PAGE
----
Approximately 63 percent of homeowners in the United States currently have a mortgage. Are you part of this group? Did you know you have some potential tax deductions available to you as a result?
The mortgage interest deduction can help you save some money on your annual tax bill, especially during your early years as a homeowner. A lot of people have questions about this deduction and how to claim it, though.
If you fall into this category yourself, keep reading. Explained below is everything you need to know about the mortgage interest deduction and how you can use it to your advantage.
What is the Mortgage Interest Deduction?
Originally, this tax deduction allowed homeowners to deduct the mortgage interest they pay on their first million dollars of mortgage debt.
According to the latest tax bill changes, though, if you bought a house after December 15 in 2017, you can deduct the mortgage interest you pay on the first $750,000 of your mortgage.
How Does It Work?
When it comes to claiming the mortgage tax deduction, the process is pretty straightforward, especially if your mortgage is worth less than $750,000.
You simply calculate the amount of money you spent on mortgage interest for the year (you can use the HAR mortgage calculator to make this easier) and then deduct that money when filing your taxes. Keep in mind that you have to itemize your deductions if you’re going to take advantage of the mortgage interest credit.
There’s also a caveat to the December 15 cutoff rule. If you entered into a written contract before this date with plans to close before January 1 in 2018, and you also closed on your house before April 1 in 2018, the IRS will deem your mortgage to have been obtained before December 15.
Who (and What) Qualifies for It?
If you’re planning on taking advantage of the mortgage interest deduction (and you definitely should), you might have questions about whether you qualify or what counts as mortgage interest. In general, you can deduct the mortgage interest paid on your primary home as well as your second home (if you have one). There are a few rules you need to keep in mind, though.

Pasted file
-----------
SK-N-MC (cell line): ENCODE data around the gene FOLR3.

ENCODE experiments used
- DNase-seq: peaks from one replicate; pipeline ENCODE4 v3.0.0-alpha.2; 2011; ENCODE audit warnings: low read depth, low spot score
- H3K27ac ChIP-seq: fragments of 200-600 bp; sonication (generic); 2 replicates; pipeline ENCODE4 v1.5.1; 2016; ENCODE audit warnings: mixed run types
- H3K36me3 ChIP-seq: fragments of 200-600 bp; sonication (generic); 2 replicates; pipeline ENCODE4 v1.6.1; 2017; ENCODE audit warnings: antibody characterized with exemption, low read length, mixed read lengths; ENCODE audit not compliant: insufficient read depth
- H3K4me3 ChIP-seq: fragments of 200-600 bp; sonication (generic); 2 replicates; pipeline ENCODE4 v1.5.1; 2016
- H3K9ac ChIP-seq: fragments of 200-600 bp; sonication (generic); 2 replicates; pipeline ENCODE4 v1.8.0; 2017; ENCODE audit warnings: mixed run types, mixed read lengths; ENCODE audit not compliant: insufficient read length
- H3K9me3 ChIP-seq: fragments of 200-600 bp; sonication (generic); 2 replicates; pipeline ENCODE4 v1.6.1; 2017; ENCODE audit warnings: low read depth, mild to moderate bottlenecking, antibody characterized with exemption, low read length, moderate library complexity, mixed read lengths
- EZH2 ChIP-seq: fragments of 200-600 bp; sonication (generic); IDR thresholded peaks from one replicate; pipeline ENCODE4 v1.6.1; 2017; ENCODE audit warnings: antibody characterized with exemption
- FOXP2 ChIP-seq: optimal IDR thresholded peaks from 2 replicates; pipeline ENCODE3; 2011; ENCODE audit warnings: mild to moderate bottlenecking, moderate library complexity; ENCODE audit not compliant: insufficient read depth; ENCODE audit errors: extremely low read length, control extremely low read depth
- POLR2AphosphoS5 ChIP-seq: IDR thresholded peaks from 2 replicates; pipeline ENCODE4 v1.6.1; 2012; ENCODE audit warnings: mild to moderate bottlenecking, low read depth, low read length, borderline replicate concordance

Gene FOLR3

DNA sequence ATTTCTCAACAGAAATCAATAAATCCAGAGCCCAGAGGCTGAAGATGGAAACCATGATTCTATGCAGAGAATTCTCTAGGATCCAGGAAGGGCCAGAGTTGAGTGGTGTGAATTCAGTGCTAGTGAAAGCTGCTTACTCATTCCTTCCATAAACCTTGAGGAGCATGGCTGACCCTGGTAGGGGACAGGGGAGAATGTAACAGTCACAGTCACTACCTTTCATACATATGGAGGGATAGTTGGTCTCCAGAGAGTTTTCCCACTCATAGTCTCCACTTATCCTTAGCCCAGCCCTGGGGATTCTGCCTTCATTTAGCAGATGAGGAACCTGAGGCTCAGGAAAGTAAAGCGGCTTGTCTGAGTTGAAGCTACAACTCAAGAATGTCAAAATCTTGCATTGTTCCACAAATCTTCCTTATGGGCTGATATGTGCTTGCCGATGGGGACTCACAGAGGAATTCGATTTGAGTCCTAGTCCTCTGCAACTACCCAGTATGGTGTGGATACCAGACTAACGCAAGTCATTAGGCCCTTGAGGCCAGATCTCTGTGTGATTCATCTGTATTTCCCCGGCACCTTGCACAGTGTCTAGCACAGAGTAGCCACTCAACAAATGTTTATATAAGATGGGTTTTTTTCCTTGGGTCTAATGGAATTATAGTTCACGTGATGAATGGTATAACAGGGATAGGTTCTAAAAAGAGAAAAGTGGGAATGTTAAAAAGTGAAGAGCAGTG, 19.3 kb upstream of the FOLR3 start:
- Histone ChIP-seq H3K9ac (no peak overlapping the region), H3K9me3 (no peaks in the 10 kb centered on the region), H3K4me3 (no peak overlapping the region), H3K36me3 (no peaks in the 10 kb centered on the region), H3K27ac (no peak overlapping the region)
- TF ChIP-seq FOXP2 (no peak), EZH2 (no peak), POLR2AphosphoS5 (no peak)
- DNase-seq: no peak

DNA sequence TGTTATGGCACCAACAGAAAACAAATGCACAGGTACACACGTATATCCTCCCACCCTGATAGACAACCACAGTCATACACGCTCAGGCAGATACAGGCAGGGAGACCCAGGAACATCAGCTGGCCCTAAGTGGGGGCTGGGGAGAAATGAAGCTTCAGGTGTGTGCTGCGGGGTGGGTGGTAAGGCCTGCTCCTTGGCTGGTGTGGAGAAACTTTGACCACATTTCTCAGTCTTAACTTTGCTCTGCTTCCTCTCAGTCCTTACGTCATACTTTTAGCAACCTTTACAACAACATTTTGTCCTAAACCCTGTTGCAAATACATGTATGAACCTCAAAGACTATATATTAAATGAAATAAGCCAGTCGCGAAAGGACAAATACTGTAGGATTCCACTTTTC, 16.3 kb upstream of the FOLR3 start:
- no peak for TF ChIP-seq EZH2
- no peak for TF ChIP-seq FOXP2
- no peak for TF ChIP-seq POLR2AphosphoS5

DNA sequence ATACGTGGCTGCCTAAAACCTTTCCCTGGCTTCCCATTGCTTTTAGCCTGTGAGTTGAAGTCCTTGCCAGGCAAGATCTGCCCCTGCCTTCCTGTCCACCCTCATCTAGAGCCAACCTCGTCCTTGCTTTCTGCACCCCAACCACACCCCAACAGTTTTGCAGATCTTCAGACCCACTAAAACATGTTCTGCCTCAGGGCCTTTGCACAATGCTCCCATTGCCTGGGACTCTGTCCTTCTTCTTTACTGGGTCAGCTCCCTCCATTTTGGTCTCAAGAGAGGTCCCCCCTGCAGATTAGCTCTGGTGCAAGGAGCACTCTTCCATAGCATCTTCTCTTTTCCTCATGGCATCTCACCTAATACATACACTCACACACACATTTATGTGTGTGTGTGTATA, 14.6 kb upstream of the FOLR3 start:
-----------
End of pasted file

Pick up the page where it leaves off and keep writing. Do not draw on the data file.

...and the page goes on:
For the mortgage interest on your primary home, factor in these requirements:
- Your property is a house, condo, mobile home, apartment, co-op-, houseboat, or house trailer
- Your home has facilities for sleeping, cooking, and using the bathroom
- Your home is the collateral for your loan
You can deduct your mortgage interest even if you have a nontaxable housing allowance from the military or a ministry. You can also deduct the interest from a mortgage you use to buy out an ex-spouse and obtain half of a house during a divorce.
You can also deduct the mortgage interest you pay for your second home. This is the case even if you don’t use your home during the year, or if you rent it out (as long as you have spent at least 14 days in the house, or more than 10 percent of the number of days you’ve spent renting it out, whichever is longer). The only requirement here is that the house is collateral for your mortgage.
You can also deduct mortgage points, which are a type of prepaid loan interest. You can deduct points on a gradual basis throughout the lifespan of your mortgage. You can also deduct them all at once, assuming you meet specific requirements, including the following:
- The mortgage is for your primary home
- It’s an established practice to pay mortgage points in your area
- You don’t have an unusually high number of points
- You aren’t using the points for your closing costs
- You have a down payment that’s higher than your total number of points
- The points were computed as a percentage of the mortgage loan
- The points are listed on your settlement statement
- You use the cash method when you file your taxes
If all of this is true, you can deduct your mortgage points when filing your taxes. Keep in mind that you may need to talk to a tax professional to ensure you meet all the above qualifications.
What Can’t Be Deducted?
While you can deduct quite a bit when it comes to utilizing the mortgage interest deductions, there are still some things that are off the table.
For example, you can’t deduct mortgage insurance premiums or homeowners’ insurance premiums. Extra principal payments are off-limits, too, as are settlement costs, down payments, and the interest you accrue on a reverse mortgage.
How to Deduct Mortgage Interest
At this point, especially if you think your situation qualifies you for this deduction, you’re probably wondering how you go about deducting your mortgage interest.
In general, you simply need to consult your Form 1098, which your lender will send you in January or February. This form details how much money you paid in interest and mortgage points during the most recent tax year. Once you have this information, you’ll factor it in when filing your taxes and itemizing your deductions.
Don’t be afraid to work with a tax consulting service if you’re confused about how to do this.
If you want to ensure you’ve done everything correctly and are deducting the maximum amount possible (without breaking any rules, of course), a professional’s advice will come in very handy.
This is especially true if you have a unique situation. For example, if you were divorced, if your home was a timeshare, or if you used part of your house as a home office.
Start Deducting Mortgage Interest Today
You now know more about what the mortgage interest deduction is and how to deduct mortgage interest when filing your taxes. When the time comes to file your taxes, you may be able to deduct your interest and reduce the amount you ower by quite a bit.
If you’re not sure how to do this, or if you need help amending past tax returns so you can take advantage of the mortgage interest deduction, we’re here to help at Silver Tax Group. Contact us today for a case evaluation or to learn more about what we have to offer you.